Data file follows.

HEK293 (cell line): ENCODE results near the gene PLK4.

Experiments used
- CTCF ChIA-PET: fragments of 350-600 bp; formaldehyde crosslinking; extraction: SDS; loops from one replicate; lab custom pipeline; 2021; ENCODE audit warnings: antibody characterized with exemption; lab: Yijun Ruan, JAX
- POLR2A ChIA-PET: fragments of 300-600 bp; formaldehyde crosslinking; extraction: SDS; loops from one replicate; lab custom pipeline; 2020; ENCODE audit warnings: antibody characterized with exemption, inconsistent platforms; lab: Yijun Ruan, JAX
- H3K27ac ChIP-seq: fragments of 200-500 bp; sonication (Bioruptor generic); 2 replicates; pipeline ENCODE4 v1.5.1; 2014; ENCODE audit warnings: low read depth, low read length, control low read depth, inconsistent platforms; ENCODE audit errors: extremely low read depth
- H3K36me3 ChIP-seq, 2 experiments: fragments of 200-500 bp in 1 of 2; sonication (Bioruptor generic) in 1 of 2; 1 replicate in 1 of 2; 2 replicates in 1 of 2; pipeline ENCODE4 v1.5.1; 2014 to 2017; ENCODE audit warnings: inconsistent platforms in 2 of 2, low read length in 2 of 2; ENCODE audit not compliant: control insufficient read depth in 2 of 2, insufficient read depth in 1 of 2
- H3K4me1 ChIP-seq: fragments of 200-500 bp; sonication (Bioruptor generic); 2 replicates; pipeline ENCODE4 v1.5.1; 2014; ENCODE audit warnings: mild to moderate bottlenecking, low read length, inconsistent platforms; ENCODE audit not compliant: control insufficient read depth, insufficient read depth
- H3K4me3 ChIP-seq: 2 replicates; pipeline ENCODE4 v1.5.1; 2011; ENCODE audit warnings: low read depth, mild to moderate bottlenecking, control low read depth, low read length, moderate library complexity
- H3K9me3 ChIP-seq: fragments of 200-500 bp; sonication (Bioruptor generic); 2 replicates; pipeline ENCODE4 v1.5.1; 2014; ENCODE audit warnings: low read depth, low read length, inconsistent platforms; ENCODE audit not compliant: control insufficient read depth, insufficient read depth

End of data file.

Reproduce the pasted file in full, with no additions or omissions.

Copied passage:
HEK293 (cell line): ENCODE results near the gene PLK4.

Experiments used
- CTCF ChIA-PET: fragments of 350-600 bp; formaldehyde crosslinking; extraction: SDS; loops from one replicate; lab custom pipeline; 2021; ENCODE audit warnings: antibody characterized with exemption; lab: Yijun Ruan, JAX
- POLR2A ChIA-PET: fragments of 300-600 bp; formaldehyde crosslinking; extraction: SDS; loops from one replicate; lab custom pipeline; 2020; ENCODE audit warnings: antibody characterized with exemption, inconsistent platforms; lab: Yijun Ruan, JAX
- H3K27ac ChIP-seq: fragments of 200-500 bp; sonication (Bioruptor generic); 2 replicates; pipeline ENCODE4 v1.5.1; 2014; ENCODE audit warnings: low read depth, low read length, control low read depth, inconsistent platforms; ENCODE audit errors: extremely low read depth
- H3K36me3 ChIP-seq, 2 experiments: fragments of 200-500 bp in 1 of 2; sonication (Bioruptor generic) in 1 of 2; 1 replicate in 1 of 2; 2 replicates in 1 of 2; pipeline ENCODE4 v1.5.1; 2014 to 2017; ENCODE audit warnings: inconsistent platforms in 2 of 2, low read length in 2 of 2; ENCODE audit not compliant: control insufficient read depth in 2 of 2, insufficient read depth in 1 of 2
- H3K4me1 ChIP-seq: fragments of 200-500 bp; sonication (Bioruptor generic); 2 replicates; pipeline ENCODE4 v1.5.1; 2014; ENCODE audit warnings: mild to moderate bottlenecking, low read length, inconsistent platforms; ENCODE audit not compliant: control insufficient read depth, insufficient read depth
- H3K4me3 ChIP-seq: 2 replicates; pipeline ENCODE4 v1.5.1; 2011; ENCODE audit warnings: low read depth, mild to moderate bottlenecking, control low read depth, low read length, moderate library complexity
- H3K9me3 ChIP-seq: fragments of 200-500 bp; sonication (Bioruptor generic); 2 replicates; pipeline ENCODE4 v1.5.1; 2014; ENCODE audit warnings: low read depth, low read length, inconsistent platforms; ENCODE audit not compliant: control insufficient read depth, insufficient read depth